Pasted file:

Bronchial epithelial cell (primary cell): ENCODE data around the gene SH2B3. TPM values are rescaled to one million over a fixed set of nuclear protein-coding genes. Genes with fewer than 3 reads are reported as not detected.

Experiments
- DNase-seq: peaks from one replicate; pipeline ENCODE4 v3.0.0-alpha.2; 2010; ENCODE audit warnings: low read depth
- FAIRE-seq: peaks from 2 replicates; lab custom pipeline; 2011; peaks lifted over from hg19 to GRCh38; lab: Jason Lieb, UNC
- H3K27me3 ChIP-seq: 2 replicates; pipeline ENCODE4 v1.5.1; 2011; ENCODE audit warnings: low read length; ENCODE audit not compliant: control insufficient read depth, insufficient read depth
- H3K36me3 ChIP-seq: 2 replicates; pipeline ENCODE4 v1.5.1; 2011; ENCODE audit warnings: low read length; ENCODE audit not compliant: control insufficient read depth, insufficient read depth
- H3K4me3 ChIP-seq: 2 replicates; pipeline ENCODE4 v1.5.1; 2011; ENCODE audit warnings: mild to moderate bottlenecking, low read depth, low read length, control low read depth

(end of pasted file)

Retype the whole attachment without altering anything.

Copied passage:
Bronchial epithelial cell (primary cell): ENCODE data around the gene SH2B3. TPM values are rescaled to one million over a fixed set of nuclear protein-coding genes. Genes with fewer than 3 reads are reported as not detected.

Experiments
- DNase-seq: peaks from one replicate; pipeline ENCODE4 v3.0.0-alpha.2; 2010; ENCODE audit warnings: low read depth
- FAIRE-seq: peaks from 2 replicates; lab custom pipeline; 2011; peaks lifted over from hg19 to GRCh38; lab: Jason Lieb, UNC
- H3K27me3 ChIP-seq: 2 replicates; pipeline ENCODE4 v1.5.1; 2011; ENCODE audit warnings: low read length; ENCODE audit not compliant: control insufficient read depth, insufficient read depth
- H3K36me3 ChIP-seq: 2 replicates; pipeline ENCODE4 v1.5.1; 2011; ENCODE audit warnings: low read length; ENCODE audit not compliant: control insufficient read depth, insufficient read depth
- H3K4me3 ChIP-seq: 2 replicates; pipeline ENCODE4 v1.5.1; 2011; ENCODE audit warnings: mild to moderate bottlenecking, low read depth, low read length, control low read depth